The Choose to Engage Barrier
The value proposition for technology-based productivity tools with rich user interfaces like apps and websites is appealing because the user experience looks great and feels intuitive. And a rich user interface design lends itself to practical organization of content and functionality in one, easy-to-navigate place.
However, the inherent challenge with any app or website is that they are, by nature, a destination, and therefore success is contingent in being able to get users to consistently return and engage. All too commonly, after the initial burst of excitement, app activity can fall off quickly with only a small percentage of users staying actively engaged.
The average adult has 37 apps on their smartphone but 80% of their use is dedicated to just 3 of those apps. Most apps are rarely, if ever, used.
The lure for rolling out a sticky app is almost too powerful for any product team to resist. After all, the academic and anecdotal evidence of users being addicted to their phones and the apps therein is overwhelming. But the organizations that are looking to buy or build apps to help train, motivate, teach and engage their customers or employees, should think twice before making this investment.
Enterprises want to leverage proven app techniques to engage their target audience but oftentimes their analysis is comparing apples to oranges. The average adult in the US has 37 apps on their phones but 80% of their usage is dedicated to just 3 of those apps (Mary Meeker, 2016 Internet Trends Presentation). And what are those apps? Most commonly, Facebook, Chrome and YouTube. These are not productivity tools but personal, “time-wasting” tools where the main value proposition is anti-boredom, not self-improvement.
For productivity and business-related tools, the requirement of the user needing to choose to login to check their next task is too much to ask for when competing with YouTube videos, social media alerts and the like. We call this the Choose to Engage Barrier.
It is likely that most enterprises have had some experience with this. In fact, think of the most recent app rollout you’ve been a part of. Were the usage statistics something like this?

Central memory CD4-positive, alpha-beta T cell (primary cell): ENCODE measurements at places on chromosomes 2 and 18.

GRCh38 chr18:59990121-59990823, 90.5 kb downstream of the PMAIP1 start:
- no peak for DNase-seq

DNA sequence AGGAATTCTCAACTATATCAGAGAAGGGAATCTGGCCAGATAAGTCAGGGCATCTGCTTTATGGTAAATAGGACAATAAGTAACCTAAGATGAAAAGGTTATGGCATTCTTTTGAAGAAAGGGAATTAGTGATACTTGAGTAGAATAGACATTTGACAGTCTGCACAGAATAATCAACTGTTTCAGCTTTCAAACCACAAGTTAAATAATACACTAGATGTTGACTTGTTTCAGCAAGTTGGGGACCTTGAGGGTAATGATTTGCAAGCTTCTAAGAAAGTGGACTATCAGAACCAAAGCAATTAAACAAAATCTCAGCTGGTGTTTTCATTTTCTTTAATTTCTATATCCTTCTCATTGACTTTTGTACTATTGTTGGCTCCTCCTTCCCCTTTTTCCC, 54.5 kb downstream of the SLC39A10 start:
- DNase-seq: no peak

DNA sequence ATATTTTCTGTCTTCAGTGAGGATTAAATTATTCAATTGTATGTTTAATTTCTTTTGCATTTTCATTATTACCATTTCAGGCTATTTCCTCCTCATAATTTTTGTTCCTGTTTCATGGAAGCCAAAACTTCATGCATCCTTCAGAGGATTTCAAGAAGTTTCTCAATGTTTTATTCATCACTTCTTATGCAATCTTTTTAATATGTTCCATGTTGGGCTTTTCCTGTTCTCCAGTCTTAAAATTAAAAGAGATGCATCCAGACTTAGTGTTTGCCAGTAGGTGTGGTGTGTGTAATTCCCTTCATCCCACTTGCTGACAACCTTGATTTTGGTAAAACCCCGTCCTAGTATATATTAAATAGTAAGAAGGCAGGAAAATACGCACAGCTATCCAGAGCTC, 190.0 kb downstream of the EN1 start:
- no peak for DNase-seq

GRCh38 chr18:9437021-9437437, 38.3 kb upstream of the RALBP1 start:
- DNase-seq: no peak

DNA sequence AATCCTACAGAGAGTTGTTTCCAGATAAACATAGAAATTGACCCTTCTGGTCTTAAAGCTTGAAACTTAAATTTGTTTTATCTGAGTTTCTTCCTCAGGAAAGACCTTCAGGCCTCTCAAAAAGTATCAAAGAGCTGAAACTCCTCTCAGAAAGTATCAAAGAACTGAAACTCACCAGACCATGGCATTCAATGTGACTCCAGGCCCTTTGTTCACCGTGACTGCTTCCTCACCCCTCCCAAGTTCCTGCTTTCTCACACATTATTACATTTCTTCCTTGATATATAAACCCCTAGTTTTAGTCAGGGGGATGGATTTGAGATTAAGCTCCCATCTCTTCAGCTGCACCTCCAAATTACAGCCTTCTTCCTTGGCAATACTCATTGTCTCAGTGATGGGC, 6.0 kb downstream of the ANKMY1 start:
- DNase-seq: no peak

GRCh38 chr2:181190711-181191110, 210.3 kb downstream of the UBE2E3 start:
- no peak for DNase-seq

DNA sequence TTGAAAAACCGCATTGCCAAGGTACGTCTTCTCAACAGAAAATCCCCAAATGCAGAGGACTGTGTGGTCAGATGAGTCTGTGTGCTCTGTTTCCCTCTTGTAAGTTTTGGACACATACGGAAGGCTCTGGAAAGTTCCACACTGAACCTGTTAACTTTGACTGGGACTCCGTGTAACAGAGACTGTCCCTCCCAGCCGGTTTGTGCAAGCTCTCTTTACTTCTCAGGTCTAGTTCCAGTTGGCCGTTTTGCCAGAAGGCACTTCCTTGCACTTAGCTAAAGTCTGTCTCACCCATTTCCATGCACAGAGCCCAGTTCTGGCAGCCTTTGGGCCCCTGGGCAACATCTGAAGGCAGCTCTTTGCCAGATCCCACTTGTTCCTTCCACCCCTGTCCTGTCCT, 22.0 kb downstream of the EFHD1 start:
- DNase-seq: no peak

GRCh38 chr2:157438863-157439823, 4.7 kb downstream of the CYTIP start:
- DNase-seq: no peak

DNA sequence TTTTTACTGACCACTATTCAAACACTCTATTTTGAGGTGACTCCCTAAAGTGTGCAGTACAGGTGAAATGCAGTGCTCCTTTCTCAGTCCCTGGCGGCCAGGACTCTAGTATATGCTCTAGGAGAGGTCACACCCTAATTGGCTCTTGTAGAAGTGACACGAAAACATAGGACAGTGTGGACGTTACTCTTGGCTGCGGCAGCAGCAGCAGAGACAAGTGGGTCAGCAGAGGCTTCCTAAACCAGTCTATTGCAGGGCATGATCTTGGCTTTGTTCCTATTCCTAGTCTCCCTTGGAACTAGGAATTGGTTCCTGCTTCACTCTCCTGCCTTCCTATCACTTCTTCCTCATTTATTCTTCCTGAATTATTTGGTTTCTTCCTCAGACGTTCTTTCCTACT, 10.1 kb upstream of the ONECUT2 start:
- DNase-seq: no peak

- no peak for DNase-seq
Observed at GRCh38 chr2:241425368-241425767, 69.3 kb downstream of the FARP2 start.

This type of engagement attrition is all too familiar for many. And what can make it even more infuriating is that users themselves will assuredly claim that they want to use the tool and they readily recognize the need for it to accomplish the goals they have for themselves.
In fact, we know that most users want to learn and want to change their behavior which is why they download and engage with an app in the first place.
They want to do it, they just don’t.
At Mobile Coach, we have found the best mitigation for the Choose to Engage Barrier is turning to chatbots. Chatbots turn the idea of logging into to an app and finding your next task into a simple conversation.
By engaging the user where they already are (messaging with their friends and family), you are effectively removing the requirement of swipes, taps, and searches to get the user’s mind engaged in a productivity session.
While chatbots are just emerging in the Western cultures, they have been advancing swiftly in China fueled by the immense popularity of the messaging app, WeChat. WeChat has discovered that having users use chat to order food, ask a customer service question, and do other tasks demonstrates a much greater likelihood of user engagement.
At Mobile Coach, we design chatbots that are programmatic, meaning, they push out coaching messages in a conversational style to stimulate thought, reflection, accountability and new actions and behaviors. By designing a conversational, friendly chatbot that is pre-programmed to be informed about the productive behaviors and knowledge a user needs, you can engage that user longer and in a more meaningful way than the better looking, more visual app.